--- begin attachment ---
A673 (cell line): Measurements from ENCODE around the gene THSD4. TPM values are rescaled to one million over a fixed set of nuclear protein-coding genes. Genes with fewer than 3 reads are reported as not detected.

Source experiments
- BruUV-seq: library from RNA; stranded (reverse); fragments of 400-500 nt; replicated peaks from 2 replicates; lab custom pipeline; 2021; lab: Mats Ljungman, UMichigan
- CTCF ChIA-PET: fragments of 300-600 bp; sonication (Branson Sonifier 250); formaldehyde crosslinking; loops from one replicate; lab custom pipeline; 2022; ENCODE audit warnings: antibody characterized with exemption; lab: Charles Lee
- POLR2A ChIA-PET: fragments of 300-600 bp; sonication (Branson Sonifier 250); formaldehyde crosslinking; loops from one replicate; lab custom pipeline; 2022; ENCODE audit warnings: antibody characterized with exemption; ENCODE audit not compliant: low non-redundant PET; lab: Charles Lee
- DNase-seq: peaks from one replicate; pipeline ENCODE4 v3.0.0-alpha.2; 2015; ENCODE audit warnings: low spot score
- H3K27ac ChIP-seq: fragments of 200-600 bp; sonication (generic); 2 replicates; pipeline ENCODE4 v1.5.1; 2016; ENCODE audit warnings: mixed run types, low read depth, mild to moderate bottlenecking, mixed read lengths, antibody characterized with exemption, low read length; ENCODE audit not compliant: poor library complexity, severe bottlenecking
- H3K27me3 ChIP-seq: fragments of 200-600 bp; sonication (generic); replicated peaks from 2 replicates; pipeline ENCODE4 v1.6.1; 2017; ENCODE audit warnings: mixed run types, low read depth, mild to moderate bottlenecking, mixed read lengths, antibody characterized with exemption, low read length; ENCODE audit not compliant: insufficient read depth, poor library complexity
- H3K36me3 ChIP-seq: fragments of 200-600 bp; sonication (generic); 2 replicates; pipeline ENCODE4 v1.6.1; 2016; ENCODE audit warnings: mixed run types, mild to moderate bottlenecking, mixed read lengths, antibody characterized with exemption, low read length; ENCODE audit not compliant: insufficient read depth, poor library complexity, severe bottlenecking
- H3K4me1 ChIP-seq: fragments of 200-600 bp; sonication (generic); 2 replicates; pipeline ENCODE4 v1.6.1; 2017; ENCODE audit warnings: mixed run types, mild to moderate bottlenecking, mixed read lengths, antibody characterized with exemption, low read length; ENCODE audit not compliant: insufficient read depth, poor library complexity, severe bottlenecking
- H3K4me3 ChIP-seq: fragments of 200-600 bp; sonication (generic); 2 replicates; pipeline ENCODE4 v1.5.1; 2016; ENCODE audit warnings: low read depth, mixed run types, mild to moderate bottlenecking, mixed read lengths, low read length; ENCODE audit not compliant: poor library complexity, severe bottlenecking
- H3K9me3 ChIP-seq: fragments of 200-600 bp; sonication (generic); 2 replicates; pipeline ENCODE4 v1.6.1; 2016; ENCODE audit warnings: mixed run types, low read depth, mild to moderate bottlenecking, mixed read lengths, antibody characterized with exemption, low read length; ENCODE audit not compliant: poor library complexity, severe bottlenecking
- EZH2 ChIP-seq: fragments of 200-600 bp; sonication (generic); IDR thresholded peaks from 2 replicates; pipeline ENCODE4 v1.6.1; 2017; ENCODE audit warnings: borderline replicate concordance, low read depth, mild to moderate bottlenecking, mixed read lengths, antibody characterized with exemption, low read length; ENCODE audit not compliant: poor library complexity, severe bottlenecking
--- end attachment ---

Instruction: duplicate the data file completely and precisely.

A673 (cell line): Measurements from ENCODE around the gene THSD4. TPM values are rescaled to one million over a fixed set of nuclear protein-coding genes. Genes with fewer than 3 reads are reported as not detected.

Source experiments
- BruUV-seq: library from RNA; stranded (reverse); fragments of 400-500 nt; replicated peaks from 2 replicates; lab custom pipeline; 2021; lab: Mats Ljungman, UMichigan
- CTCF ChIA-PET: fragments of 300-600 bp; sonication (Branson Sonifier 250); formaldehyde crosslinking; loops from one replicate; lab custom pipeline; 2022; ENCODE audit warnings: antibody characterized with exemption; lab: Charles Lee
- POLR2A ChIA-PET: fragments of 300-600 bp; sonication (Branson Sonifier 250); formaldehyde crosslinking; loops from one replicate; lab custom pipeline; 2022; ENCODE audit warnings: antibody characterized with exemption; ENCODE audit not compliant: low non-redundant PET; lab: Charles Lee
- DNase-seq: peaks from one replicate; pipeline ENCODE4 v3.0.0-alpha.2; 2015; ENCODE audit warnings: low spot score
- H3K27ac ChIP-seq: fragments of 200-600 bp; sonication (generic); 2 replicates; pipeline ENCODE4 v1.5.1; 2016; ENCODE audit warnings: mixed run types, low read depth, mild to moderate bottlenecking, mixed read lengths, antibody characterized with exemption, low read length; ENCODE audit not compliant: poor library complexity, severe bottlenecking
- H3K27me3 ChIP-seq: fragments of 200-600 bp; sonication (generic); replicated peaks from 2 replicates; pipeline ENCODE4 v1.6.1; 2017; ENCODE audit warnings: mixed run types, low read depth, mild to moderate bottlenecking, mixed read lengths, antibody characterized with exemption, low read length; ENCODE audit not compliant: insufficient read depth, poor library complexity
- H3K36me3 ChIP-seq: fragments of 200-600 bp; sonication (generic); 2 replicates; pipeline ENCODE4 v1.6.1; 2016; ENCODE audit warnings: mixed run types, mild to moderate bottlenecking, mixed read lengths, antibody characterized with exemption, low read length; ENCODE audit not compliant: insufficient read depth, poor library complexity, severe bottlenecking
- H3K4me1 ChIP-seq: fragments of 200-600 bp; sonication (generic); 2 replicates; pipeline ENCODE4 v1.6.1; 2017; ENCODE audit warnings: mixed run types, mild to moderate bottlenecking, mixed read lengths, antibody characterized with exemption, low read length; ENCODE audit not compliant: insufficient read depth, poor library complexity, severe bottlenecking
- H3K4me3 ChIP-seq: fragments of 200-600 bp; sonication (generic); 2 replicates; pipeline ENCODE4 v1.5.1; 2016; ENCODE audit warnings: low read depth, mixed run types, mild to moderate bottlenecking, mixed read lengths, low read length; ENCODE audit not compliant: poor library complexity, severe bottlenecking
- H3K9me3 ChIP-seq: fragments of 200-600 bp; sonication (generic); 2 replicates; pipeline ENCODE4 v1.6.1; 2016; ENCODE audit warnings: mixed run types, low read depth, mild to moderate bottlenecking, mixed read lengths, antibody characterized with exemption, low read length; ENCODE audit not compliant: poor library complexity, severe bottlenecking
- EZH2 ChIP-seq: fragments of 200-600 bp; sonication (generic); IDR thresholded peaks from 2 replicates; pipeline ENCODE4 v1.6.1; 2017; ENCODE audit warnings: borderline replicate concordance, low read depth, mild to moderate bottlenecking, mixed read lengths, antibody characterized with exemption, low read length; ENCODE audit not compliant: poor library complexity, severe bottlenecking